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As Shoppers Drug Mart Shops Around for Weed, What Should Cannabis Investors Do?

With the Canadian cannabis landscape constantly changing on what seems to be a daily basis, keeping up with the stream of news regarding acquisitions, partnerships, production agreements, financing arrangements, and regulations can be very hard to do.

This past week, Shoppers Drug Mart, a subsidiary of Loblaw Companies Ltd.  (TSX:L), signed a medical cannabis supply agreement with Tilray Canada Ltd., a medical marijuana producer based in British Columbia. The deal is the third of its kind for the Canadian pharmacy chain, with Shoppers already signing supply deals with both Aphria Inc.  (TSX:APH) and MedReleaf Corp. (TSX:LEAF) last month.

Aphria was the first company which was able to sign on with Shoppers, and as CEO Vic Neufeld pointed out, Aphria will be the “first and primary” supplier of medical marijuana for Shoppers, noting supply minimums and other contractual volume-related stipulations have been agreed to in order for Shoppers to maintain exclusivity with Aphria.

While the Tilray announcement was a little sparser on the details, it represented an interesting strategic move by Shoppers in that pharmacy chains across the country appear to be scrambling to sort out supply prior to legalization in the coming months. Since medical marijuana is currently legal, the timeline for Loblaw’s (Shopper’s) Health Canada permit to be approved remains uncertain, although industry experts are hoping for regulatory changes sometime before legalization.

Loblaw originally applied for an application to dispense medical marijuana in 2016 and remains optimistic that pharmacies will officially be able to dispense medical marijuana in accordance with the provincial regulations relating to how the green drug will be retailed.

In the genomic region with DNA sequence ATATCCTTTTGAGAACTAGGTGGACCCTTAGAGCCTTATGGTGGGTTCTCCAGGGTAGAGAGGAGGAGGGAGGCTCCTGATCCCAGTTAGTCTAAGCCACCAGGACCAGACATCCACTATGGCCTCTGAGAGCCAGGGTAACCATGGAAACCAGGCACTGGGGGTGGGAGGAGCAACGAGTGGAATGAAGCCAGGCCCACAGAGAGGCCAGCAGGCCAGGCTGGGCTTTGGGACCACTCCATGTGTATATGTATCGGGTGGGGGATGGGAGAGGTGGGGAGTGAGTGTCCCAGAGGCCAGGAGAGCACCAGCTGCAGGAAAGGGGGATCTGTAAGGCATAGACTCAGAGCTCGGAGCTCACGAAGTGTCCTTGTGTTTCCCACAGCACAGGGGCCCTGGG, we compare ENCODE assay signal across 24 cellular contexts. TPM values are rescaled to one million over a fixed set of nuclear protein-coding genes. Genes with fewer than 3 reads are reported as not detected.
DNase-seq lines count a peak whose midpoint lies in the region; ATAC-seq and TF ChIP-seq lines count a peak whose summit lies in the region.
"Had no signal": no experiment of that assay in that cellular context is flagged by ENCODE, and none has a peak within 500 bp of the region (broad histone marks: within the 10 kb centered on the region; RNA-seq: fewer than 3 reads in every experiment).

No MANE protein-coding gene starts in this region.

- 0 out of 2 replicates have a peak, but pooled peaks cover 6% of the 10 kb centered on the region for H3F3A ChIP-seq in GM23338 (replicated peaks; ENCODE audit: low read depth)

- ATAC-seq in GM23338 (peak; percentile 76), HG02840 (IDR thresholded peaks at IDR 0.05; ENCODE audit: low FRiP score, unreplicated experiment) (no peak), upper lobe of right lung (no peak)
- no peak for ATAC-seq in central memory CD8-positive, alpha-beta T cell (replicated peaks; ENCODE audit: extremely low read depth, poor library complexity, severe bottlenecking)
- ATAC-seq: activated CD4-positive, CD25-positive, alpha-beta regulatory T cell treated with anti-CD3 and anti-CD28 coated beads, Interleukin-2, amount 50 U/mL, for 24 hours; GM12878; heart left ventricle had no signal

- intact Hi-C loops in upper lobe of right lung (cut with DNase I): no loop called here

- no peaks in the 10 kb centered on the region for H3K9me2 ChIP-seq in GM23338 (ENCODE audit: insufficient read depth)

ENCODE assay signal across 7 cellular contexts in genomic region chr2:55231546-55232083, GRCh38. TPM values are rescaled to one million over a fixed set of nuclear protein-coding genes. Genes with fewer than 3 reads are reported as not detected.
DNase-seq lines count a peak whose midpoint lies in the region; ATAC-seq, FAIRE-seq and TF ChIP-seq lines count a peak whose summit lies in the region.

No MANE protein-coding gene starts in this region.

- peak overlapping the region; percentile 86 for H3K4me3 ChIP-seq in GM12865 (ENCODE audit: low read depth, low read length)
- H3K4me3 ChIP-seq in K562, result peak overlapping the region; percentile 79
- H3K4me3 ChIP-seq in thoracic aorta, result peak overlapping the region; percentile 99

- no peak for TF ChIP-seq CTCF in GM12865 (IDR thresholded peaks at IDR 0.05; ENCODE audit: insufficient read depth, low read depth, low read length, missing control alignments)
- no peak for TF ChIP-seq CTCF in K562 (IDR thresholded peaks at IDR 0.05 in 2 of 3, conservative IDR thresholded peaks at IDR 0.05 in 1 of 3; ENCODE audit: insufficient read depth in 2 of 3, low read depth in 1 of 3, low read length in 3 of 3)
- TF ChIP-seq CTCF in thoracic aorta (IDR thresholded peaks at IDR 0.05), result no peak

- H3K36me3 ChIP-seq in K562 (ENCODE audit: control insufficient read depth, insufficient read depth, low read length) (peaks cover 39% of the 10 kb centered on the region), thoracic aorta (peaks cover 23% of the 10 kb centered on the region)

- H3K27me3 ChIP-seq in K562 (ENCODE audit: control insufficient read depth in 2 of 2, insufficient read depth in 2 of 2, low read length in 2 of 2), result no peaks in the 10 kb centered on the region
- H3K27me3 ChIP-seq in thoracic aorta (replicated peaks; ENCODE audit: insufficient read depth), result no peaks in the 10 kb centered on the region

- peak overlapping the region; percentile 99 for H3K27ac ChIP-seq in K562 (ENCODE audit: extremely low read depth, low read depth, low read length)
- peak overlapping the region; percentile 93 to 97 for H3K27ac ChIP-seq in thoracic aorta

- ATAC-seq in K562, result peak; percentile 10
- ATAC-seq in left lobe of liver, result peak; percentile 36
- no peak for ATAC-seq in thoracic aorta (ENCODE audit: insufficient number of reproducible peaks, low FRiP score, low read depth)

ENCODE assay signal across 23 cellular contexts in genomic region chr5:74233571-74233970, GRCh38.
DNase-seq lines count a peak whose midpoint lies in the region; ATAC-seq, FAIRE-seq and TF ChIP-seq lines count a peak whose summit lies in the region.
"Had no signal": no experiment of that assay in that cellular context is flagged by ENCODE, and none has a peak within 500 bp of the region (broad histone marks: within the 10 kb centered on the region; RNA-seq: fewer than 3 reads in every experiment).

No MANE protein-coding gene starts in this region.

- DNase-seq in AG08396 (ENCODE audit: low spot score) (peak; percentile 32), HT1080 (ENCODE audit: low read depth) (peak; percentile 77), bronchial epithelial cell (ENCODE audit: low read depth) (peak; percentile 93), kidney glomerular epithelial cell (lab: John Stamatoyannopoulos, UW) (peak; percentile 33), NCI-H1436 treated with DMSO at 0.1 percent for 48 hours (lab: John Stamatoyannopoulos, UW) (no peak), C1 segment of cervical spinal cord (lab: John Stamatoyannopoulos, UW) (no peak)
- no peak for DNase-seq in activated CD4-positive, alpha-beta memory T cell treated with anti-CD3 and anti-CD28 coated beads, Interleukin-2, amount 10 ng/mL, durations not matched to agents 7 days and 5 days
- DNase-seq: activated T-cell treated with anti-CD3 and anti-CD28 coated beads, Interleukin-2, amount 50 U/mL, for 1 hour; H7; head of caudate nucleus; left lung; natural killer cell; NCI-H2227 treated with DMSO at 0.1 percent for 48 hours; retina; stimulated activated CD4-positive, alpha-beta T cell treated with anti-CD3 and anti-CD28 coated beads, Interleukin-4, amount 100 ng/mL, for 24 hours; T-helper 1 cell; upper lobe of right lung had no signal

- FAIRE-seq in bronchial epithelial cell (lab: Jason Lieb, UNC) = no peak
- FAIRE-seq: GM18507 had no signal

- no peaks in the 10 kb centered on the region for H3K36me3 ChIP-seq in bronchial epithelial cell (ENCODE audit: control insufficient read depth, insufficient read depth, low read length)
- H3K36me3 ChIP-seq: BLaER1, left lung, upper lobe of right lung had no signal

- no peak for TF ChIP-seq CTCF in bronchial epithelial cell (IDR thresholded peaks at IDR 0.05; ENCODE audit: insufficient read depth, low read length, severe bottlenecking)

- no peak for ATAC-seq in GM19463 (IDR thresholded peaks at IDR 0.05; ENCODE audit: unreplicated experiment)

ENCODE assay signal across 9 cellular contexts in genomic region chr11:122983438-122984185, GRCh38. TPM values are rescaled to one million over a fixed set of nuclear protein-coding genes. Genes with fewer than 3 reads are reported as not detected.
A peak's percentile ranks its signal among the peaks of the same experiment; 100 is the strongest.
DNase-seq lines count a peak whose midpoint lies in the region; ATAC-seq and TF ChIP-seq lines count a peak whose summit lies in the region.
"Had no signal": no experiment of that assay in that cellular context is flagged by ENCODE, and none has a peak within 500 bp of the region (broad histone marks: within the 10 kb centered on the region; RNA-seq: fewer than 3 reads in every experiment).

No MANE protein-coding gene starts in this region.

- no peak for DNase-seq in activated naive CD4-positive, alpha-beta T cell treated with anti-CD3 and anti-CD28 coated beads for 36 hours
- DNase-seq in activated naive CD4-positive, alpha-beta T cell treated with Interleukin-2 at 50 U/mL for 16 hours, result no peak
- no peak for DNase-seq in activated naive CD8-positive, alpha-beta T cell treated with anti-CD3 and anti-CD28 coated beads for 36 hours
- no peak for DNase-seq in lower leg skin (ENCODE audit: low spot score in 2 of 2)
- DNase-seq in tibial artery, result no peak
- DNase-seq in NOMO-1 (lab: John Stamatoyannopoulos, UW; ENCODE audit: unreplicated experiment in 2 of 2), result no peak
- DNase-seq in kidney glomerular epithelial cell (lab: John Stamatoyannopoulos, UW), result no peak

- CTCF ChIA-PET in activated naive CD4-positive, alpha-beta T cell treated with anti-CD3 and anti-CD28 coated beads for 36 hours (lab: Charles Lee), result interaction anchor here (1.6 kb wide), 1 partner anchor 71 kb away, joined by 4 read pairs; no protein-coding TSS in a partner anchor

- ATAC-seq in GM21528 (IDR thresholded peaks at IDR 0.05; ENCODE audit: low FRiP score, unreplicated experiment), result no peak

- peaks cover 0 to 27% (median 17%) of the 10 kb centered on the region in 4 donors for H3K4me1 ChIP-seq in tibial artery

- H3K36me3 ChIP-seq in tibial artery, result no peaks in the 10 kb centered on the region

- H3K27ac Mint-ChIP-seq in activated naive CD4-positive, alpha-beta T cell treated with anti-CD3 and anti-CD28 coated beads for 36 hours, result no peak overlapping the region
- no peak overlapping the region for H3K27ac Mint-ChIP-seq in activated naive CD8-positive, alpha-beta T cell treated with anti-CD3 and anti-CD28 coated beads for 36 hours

Bottom line

The rise in the number of supply deals between pharmacies and cannabis producers should not come as a surprise to investors; it would be imprudent for pharmacies to fail to put a plan in place should their applications be approved to sell pot.

That said, the recent valuation increases many firms have seen of late relating to these deals may be overdone, considering the fact that provincial governments will be investing millions in building independent cannabis stores to regulate the distribution of marijuana and keep cannabis out of the hands of minors, resulting in potential pushback from government officials on private retail in provinces such as Ontario, Quebec, and B.C., which have very strict alcohol retail regulations currently. The fact also remains that the Health Canada permit has not yet been approved, meaning the cart may be coming before the horse.

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Fool contributor Chris MacDonald has no position in any stocks mentioned in this article.

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